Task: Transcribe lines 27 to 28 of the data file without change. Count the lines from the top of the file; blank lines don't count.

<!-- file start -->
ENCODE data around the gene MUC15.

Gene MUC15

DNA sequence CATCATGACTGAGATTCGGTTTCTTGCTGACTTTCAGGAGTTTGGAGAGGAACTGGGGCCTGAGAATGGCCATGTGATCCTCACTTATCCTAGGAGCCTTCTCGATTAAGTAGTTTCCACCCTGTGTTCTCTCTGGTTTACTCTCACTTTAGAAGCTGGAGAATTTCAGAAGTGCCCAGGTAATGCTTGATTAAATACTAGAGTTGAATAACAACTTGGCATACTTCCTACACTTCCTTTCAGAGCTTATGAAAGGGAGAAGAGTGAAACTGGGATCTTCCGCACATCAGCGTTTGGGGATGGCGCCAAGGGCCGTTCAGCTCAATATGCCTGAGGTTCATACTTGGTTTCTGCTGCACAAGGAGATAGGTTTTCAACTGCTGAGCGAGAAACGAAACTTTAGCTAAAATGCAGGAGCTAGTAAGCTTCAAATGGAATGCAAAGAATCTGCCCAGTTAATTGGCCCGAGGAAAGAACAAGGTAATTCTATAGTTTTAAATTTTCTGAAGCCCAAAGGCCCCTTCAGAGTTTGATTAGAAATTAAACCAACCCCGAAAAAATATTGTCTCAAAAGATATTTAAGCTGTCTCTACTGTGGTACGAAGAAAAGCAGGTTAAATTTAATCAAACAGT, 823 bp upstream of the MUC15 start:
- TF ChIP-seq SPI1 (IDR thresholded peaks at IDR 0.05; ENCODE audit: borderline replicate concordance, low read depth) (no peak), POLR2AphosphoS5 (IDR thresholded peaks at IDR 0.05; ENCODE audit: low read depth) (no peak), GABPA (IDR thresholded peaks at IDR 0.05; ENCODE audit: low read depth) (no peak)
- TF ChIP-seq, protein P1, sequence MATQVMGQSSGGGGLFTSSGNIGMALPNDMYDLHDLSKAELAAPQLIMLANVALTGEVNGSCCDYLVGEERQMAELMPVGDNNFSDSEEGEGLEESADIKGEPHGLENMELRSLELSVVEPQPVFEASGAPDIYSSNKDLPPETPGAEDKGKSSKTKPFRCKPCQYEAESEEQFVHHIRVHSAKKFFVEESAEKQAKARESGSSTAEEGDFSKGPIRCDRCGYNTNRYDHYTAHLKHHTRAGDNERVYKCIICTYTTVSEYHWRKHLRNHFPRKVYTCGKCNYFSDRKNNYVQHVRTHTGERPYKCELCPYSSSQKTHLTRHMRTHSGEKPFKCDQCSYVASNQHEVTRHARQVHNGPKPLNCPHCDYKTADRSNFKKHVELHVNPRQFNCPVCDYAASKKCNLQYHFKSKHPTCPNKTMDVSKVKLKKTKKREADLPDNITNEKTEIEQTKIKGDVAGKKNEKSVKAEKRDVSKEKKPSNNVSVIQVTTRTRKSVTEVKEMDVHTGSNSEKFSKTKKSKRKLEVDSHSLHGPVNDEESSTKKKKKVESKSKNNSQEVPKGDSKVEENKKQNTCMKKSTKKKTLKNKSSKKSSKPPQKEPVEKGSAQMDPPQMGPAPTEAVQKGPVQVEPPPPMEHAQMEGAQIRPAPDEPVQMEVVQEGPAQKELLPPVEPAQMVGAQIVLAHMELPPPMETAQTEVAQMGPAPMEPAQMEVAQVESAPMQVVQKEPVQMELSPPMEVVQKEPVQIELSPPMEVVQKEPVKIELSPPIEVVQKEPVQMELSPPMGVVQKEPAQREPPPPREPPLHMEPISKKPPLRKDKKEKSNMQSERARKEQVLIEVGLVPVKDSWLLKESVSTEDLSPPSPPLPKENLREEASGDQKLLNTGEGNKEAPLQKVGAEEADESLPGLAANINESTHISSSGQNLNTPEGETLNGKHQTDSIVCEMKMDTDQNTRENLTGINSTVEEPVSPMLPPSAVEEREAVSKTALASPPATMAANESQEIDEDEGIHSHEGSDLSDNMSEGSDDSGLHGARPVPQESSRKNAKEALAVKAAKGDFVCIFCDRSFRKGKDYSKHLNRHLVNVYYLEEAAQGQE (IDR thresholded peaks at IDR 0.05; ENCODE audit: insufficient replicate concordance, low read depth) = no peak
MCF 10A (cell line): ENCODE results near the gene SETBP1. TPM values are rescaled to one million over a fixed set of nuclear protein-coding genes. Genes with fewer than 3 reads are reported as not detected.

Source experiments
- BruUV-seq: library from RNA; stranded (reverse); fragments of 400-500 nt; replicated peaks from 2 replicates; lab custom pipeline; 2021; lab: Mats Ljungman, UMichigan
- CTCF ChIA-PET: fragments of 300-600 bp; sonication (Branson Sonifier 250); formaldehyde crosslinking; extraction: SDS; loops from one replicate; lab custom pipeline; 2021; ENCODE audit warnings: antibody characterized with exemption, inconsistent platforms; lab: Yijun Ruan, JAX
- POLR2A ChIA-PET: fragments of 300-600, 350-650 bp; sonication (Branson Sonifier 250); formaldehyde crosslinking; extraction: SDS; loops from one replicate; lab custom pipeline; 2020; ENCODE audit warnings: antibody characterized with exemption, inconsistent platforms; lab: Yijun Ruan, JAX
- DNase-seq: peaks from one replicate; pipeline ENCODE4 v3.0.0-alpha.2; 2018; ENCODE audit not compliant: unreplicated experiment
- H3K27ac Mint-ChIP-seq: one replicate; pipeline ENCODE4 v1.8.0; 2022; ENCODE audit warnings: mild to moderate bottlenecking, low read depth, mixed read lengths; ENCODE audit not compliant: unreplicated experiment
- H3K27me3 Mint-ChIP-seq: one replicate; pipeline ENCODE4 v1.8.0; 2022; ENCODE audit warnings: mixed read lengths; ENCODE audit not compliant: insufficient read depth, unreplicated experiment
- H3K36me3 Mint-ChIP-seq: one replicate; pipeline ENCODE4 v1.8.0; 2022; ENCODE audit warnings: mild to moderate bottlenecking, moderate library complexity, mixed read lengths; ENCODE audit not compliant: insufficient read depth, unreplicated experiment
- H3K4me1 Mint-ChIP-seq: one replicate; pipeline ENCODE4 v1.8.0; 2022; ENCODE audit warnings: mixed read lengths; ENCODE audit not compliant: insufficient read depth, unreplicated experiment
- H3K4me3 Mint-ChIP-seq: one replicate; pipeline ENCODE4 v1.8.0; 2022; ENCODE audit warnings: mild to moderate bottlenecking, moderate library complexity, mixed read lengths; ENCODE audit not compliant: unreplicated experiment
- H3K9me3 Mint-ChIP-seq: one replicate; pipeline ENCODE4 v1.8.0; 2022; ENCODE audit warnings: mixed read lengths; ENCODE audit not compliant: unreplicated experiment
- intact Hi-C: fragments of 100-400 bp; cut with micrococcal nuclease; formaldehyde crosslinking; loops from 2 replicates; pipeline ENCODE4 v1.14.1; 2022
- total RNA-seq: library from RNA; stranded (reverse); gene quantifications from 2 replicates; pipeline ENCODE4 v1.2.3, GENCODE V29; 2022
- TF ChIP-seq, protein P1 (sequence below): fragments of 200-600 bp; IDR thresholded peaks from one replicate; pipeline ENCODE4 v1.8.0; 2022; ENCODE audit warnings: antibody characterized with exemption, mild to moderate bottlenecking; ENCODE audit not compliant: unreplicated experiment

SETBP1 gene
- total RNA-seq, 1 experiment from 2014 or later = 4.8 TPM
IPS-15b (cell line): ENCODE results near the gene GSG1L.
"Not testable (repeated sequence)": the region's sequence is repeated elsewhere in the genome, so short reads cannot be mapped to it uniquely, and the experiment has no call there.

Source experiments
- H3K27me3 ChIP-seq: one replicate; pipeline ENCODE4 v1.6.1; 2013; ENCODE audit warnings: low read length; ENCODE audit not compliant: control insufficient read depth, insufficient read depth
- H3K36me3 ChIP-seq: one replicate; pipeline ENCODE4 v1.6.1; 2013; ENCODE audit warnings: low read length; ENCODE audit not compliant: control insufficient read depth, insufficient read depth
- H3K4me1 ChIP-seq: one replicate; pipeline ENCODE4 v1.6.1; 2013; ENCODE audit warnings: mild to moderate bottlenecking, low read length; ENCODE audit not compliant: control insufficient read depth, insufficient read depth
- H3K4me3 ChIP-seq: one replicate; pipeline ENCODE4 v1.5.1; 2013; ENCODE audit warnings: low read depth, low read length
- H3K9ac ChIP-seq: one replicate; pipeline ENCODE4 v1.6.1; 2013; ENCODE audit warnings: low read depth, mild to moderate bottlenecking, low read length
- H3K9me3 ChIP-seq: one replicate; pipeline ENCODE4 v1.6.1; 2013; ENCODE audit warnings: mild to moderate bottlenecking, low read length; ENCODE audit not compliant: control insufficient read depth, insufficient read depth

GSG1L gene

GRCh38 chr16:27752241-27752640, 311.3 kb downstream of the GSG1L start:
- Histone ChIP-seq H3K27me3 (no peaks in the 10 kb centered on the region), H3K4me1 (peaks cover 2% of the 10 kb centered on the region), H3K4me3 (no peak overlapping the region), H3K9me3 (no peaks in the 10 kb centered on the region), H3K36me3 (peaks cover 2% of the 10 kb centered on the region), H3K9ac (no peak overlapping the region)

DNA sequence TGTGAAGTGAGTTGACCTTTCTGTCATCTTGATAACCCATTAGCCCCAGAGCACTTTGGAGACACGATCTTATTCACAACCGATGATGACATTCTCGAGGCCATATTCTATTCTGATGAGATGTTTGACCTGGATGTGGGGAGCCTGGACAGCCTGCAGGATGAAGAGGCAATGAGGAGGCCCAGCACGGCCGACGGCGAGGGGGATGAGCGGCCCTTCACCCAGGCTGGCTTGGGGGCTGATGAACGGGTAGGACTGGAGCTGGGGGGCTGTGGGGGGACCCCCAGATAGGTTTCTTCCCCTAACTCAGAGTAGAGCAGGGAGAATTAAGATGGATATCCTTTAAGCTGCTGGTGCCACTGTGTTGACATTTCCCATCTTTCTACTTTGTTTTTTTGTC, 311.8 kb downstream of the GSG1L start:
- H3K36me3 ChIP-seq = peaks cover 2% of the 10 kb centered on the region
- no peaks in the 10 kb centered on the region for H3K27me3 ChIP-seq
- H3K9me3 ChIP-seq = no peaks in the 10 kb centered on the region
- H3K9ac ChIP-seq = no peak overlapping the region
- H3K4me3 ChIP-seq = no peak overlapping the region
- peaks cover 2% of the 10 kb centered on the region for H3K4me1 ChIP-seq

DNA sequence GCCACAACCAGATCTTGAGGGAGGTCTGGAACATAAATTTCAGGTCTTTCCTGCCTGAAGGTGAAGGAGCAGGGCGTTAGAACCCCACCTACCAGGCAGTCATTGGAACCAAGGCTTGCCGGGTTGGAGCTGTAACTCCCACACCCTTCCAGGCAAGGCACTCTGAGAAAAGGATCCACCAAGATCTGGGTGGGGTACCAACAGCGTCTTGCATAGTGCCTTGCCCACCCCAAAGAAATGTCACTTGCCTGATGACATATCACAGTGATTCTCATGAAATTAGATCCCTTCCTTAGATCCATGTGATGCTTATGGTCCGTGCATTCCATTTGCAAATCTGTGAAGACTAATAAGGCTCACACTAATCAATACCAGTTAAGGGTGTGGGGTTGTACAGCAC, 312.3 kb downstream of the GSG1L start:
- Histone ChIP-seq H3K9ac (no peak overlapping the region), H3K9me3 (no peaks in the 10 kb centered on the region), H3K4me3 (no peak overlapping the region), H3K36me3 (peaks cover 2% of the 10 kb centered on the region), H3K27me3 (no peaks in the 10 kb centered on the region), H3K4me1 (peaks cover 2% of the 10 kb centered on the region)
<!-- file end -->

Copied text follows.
- H3K36me3 ChIP-seq: one replicate; pipeline ENCODE4 v1.6.1; 2013; ENCODE audit warnings: low read length; ENCODE audit not compliant: control insufficient read depth, insufficient read depth
- H3K4me1 ChIP-seq: one replicate; pipeline ENCODE4 v1.6.1; 2013; ENCODE audit warnings: mild to moderate bottlenecking, low read length; ENCODE audit not compliant: control insufficient read depth, insufficient read depth